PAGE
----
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A collection of peer-reviewed journals, magazines, reports, monographs, conference proceedings and government documents. Topics covered include biology, chemistry, engineering, physics, psychology, religion, & theology and more.
This resource contains more than 20,000 critical essays from over 500 literary journals and 2,300 scholarly and critical books, including 700 titles published by Bloom's Literary Criticism and Facts On File. Also included in the database: hundreds of streaming videos and more than 13,000 biographies, 45,000 character entries, and 5,000 synopses of literary works.
As the most comprehensive resource available in its field, Humanities Source provides full text—plus abstracts and bibliographic indexing—for the most noted scholarly sources in the humanities. Including feature articles, interviews, obituaries, bibliographies, original works of fiction, book reviews, and reviews of ballets, dance programs, motion pictures, musicals, operas, plays, and much more,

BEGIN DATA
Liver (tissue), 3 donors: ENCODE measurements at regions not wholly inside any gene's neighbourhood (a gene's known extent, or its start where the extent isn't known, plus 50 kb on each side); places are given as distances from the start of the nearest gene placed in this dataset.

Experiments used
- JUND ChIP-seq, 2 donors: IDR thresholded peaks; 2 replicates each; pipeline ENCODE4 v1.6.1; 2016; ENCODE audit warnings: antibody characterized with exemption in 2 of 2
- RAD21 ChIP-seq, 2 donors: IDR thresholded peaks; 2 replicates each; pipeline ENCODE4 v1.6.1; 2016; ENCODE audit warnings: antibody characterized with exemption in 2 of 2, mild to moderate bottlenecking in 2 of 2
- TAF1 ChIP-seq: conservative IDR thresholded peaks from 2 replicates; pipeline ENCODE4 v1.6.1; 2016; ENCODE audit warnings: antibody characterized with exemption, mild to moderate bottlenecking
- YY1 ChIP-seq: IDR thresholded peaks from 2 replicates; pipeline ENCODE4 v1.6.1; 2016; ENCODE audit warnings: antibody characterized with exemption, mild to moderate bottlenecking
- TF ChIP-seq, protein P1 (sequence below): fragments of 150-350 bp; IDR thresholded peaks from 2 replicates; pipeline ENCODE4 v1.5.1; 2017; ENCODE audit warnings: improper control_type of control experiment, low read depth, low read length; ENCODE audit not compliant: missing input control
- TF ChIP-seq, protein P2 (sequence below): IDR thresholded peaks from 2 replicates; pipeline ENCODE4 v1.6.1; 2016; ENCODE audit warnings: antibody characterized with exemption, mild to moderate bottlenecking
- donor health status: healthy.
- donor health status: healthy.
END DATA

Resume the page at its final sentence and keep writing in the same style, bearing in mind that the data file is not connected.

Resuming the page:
The article presents literary criticism of the play "The Mountaintop" by Katori Hall. Particular focus is given to Hall's treatment of cultural transmission and civil rights leadership in the play. Details on the role of gender in the play and in the U.S. civil rights movement are also presented. Other topics include the recuperation of historical figures in African American literature and the play's depiction of civil rights worker Martin Luther King.
This article explores Marilyn Hacker's 1986 sonnet sequence,Love, Death, and the Changing of the Seasons,for its depiction of lesbian parenting. Hacker moves beyond the simply erotic to focus on a truly subversive act present within the queer community, namely that of child-rearing. Lesbian parenting is a private world, one not subject to the male gaze in the ways that other seemingly private worlds (like sex) are still commodified. The daughter character of Iva exemplifies the construction of self in a queer environment. Children of queer parents have the unique subject position of being “queered” themselves regardless of their ultimate sexual orientation. While this queering would seem to primarily affect their understandings of gender and sexuality, this article argues that such early “othering” serves to deconstruct one's understanding of binaries and social conformity on a large scale, thereby encouraging qualities of acceptance and compassion.